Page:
One of the Government's key initiatives for driving economic growth has been formally named Callaghan Innovation - after the late New Zealand physicist Sir Paul Callaghan.
Science and Innovation Minister Steven Joyce said the project previously known as the Advanced Technology Institute (ATI) would be named after Callaghan "in recognition of his passion for commercialising scientific research".
"Sir Paul was one of New Zealand's greatest scientists," Joyce said.
"He believed that science was not only about great ideas but about getting value from those ideas through innovation and commercialisation.
"His views reflect the ambition of the ATI and we are grateful to the Callaghan family for allowing us to name the new institute in his honour." Callaghan, regarded as a world leader in his field, died in March this year after a long struggle with bowel cancer.
The project will be based in Auckland, Lower Hutt and Canterbury and aims to bring science and business closer together.
"Callaghan Innovation will be a one-stop shop for business innovation support whether it be in science, engineering, design or technology. It will be a high-tech HQ for New Zealand businesses," Joyce said.
It has yet to be announced where Callaghan Innovation will have its headquarters and the Herald understands there is concern among some in Auckland that the project will be hamstrung by bureaucracy if run out of Wellington.
Joyce said yesterday that the initiative, which was flagged before the last election, was preparing for a February 1 launch.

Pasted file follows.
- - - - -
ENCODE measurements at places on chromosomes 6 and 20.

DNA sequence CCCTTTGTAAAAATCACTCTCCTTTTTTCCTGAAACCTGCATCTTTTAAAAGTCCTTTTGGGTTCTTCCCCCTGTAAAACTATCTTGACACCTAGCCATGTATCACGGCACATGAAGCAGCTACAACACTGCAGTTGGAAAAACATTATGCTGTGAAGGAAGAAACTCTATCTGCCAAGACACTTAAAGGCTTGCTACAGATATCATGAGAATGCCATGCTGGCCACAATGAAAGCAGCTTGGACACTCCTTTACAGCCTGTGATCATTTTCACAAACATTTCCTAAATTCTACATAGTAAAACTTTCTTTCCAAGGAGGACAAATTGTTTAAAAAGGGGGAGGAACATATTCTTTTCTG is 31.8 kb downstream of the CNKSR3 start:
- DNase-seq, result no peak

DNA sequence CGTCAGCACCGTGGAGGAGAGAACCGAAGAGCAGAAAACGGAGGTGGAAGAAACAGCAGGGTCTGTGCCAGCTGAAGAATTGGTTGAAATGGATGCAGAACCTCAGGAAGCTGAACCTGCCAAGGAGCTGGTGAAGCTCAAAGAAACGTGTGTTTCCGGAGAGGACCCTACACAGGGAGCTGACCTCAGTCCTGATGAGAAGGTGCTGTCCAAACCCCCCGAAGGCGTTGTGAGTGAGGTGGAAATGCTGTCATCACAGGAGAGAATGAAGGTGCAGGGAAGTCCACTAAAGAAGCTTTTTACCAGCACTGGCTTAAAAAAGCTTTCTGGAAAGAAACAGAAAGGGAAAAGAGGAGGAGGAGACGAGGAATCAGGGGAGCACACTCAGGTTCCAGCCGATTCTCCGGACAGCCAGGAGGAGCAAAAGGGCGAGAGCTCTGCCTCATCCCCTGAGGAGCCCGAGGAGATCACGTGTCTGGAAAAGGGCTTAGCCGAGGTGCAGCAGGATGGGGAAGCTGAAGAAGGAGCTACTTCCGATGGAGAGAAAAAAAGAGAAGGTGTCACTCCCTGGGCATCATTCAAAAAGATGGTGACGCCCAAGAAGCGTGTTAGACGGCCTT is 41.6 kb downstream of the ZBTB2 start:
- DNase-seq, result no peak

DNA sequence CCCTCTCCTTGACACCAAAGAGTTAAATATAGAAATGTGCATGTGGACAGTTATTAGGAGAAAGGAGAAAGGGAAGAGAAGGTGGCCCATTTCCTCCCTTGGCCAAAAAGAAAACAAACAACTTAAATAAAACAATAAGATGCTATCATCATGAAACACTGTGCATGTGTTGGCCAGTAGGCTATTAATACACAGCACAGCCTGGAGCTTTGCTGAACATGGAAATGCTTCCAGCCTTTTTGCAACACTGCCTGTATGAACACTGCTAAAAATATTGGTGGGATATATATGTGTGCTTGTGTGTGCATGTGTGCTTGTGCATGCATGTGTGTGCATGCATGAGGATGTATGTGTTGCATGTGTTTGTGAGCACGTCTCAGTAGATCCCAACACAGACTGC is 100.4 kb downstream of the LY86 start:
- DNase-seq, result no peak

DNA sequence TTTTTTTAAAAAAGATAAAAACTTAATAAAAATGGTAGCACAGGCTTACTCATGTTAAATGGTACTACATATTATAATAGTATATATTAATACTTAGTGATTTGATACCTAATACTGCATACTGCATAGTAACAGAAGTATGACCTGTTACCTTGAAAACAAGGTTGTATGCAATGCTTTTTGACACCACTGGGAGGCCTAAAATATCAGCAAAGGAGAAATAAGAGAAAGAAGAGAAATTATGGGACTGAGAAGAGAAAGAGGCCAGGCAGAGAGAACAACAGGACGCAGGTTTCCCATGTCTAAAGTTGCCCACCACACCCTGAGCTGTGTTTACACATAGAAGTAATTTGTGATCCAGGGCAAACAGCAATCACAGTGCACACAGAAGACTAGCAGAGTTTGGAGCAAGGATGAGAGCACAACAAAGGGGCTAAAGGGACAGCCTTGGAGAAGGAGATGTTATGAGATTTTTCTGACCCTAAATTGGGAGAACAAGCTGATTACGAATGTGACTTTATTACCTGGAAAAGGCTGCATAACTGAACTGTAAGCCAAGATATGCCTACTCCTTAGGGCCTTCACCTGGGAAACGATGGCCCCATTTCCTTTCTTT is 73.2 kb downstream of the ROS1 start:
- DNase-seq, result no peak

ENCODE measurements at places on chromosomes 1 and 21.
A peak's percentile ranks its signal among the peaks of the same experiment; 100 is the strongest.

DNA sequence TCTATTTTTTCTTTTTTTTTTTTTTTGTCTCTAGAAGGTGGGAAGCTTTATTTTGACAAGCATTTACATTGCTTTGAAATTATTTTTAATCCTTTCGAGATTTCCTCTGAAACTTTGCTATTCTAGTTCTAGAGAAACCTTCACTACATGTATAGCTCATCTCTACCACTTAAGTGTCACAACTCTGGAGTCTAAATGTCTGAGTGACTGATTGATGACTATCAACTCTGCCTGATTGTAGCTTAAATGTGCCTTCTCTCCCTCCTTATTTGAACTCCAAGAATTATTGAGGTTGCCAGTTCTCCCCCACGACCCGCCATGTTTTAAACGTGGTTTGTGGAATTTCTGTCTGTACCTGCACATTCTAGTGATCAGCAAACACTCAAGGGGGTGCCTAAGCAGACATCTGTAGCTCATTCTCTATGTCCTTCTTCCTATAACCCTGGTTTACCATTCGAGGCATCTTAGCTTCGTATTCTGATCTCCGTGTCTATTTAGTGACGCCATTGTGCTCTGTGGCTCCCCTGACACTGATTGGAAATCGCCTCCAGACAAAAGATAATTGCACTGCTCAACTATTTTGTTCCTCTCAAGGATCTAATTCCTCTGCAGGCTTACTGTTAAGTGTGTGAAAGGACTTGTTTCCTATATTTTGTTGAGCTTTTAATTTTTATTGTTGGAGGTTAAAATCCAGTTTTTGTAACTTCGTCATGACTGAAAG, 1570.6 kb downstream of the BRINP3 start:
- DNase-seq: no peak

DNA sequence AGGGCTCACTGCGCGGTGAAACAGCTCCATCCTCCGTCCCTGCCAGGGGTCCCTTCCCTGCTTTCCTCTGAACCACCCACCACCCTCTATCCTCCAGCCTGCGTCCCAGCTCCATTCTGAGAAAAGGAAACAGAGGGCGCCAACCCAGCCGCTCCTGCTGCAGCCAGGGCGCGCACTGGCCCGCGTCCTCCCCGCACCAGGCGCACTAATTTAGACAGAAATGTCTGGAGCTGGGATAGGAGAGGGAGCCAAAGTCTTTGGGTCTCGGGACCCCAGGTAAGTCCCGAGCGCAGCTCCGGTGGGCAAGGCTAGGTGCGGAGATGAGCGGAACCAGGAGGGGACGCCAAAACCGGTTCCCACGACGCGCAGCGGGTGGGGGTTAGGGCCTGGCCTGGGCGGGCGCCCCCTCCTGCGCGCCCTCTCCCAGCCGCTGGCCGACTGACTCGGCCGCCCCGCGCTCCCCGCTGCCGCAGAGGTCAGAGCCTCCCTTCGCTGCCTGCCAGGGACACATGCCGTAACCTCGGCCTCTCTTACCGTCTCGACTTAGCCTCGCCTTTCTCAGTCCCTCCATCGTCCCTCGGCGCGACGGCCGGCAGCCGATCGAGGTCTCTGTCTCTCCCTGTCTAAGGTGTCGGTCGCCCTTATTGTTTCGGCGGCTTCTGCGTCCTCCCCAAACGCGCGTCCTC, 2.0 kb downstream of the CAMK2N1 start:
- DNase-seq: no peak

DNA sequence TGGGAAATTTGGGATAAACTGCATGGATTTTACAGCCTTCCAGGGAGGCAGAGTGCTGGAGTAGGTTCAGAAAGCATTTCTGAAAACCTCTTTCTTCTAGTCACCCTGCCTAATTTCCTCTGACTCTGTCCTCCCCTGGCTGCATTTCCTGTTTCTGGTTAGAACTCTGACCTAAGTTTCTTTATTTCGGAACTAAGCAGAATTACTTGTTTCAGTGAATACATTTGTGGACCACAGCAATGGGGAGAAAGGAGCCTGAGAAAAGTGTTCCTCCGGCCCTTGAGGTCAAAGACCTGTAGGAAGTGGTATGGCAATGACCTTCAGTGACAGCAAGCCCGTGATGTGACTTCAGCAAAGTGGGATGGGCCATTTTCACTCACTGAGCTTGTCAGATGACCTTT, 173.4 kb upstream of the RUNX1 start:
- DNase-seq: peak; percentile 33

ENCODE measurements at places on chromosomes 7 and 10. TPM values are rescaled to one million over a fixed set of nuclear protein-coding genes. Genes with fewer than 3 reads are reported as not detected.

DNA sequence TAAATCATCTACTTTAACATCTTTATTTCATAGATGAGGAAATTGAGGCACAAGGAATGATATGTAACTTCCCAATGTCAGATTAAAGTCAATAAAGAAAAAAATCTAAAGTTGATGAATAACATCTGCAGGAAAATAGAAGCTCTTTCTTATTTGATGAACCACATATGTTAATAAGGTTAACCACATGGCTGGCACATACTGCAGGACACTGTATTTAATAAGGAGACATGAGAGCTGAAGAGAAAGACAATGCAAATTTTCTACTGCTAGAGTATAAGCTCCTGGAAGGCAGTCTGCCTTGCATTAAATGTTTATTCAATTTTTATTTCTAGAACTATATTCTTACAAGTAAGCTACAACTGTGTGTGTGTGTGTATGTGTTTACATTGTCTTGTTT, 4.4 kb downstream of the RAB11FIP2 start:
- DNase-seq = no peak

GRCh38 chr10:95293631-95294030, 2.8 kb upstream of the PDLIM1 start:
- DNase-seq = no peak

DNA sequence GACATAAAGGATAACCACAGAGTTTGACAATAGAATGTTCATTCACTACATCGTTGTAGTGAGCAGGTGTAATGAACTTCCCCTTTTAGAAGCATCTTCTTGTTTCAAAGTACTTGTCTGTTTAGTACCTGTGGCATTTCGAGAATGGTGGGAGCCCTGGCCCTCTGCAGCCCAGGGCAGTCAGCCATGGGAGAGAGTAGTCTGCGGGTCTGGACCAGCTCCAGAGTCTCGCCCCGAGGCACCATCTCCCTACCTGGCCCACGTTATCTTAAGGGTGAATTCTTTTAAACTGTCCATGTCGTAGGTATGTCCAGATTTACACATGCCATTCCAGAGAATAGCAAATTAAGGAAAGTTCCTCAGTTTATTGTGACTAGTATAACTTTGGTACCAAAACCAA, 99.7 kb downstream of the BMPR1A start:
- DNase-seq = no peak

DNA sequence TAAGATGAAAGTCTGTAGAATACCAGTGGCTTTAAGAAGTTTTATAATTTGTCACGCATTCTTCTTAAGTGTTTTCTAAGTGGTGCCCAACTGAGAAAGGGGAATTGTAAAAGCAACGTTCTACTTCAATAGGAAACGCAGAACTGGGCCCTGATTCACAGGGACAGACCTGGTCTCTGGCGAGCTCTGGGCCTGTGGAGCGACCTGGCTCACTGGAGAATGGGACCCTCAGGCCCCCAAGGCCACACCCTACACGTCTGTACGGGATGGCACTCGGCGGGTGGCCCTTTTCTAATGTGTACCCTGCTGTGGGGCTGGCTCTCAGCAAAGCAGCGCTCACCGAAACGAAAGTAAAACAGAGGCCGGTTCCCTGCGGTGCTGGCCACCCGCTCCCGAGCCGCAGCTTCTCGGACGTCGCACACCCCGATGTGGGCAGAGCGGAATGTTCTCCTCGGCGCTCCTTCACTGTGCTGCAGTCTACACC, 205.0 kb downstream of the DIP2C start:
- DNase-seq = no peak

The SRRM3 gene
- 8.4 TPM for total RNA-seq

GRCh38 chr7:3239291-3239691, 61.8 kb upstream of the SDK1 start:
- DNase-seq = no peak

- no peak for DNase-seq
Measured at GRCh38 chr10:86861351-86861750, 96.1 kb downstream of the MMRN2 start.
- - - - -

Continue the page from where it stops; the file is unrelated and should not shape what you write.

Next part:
But some business commentators said this week that details about how the initiative would work were scant.
Technology Innovation Network (Tin) managing director Greg Shanahan said companies wanted clarity on how it would operate.
"The feedback that I'm getting from companies that I'm exposed to [within Tin] is that information is slow in coming out," Shanahan said.
Business New Zealand's manager of manufacturers and exporters, Catherine Beard, said it was fair to say there was "a vacuum of information".
"I think understandably there is a vacuum because when something's not set up it's not entirely clear exactly how it's going to operate," she said.
Beard said she understood why high-tech businesses felt there had been a hiatus.
"There's probably a desire to just see it get up and running and make a difference. I think we'd support that sentiment," she said.
Chief executive of business incubator The Icehouse Andy Hamilton said it would probably appear to some ATI was not moving quickly.
"Probably if [the Government] went out publicly and said all the things they were doing people would be critical. They need to get a few ducks in a row and get some people in place. While it might be frustrating to some, these things are normal," Hamilton said.
A submission clarifying the role of the ATI, its vision and the results it hopes to achieve is due to go to the Cabinet in January.
* The initiative will connect high-tech business with the skills and facilities at the country's Crown Research Institutes (CRIs), universities and research centres.
* It is set to absorb and extend the functions of an existing CRI, Industrial Research Ltd, that the Government believed was not designed to meet the vast business needs of a diverse manufacturing and services sector.
* These parts of the economy account for almost 30 per cent ($37.5 billion) of the country's gross domestic product but have the potential to be worth more.
* The Government has flagged $166 million of taxpayer money for Callaghan Innovation over the next four years.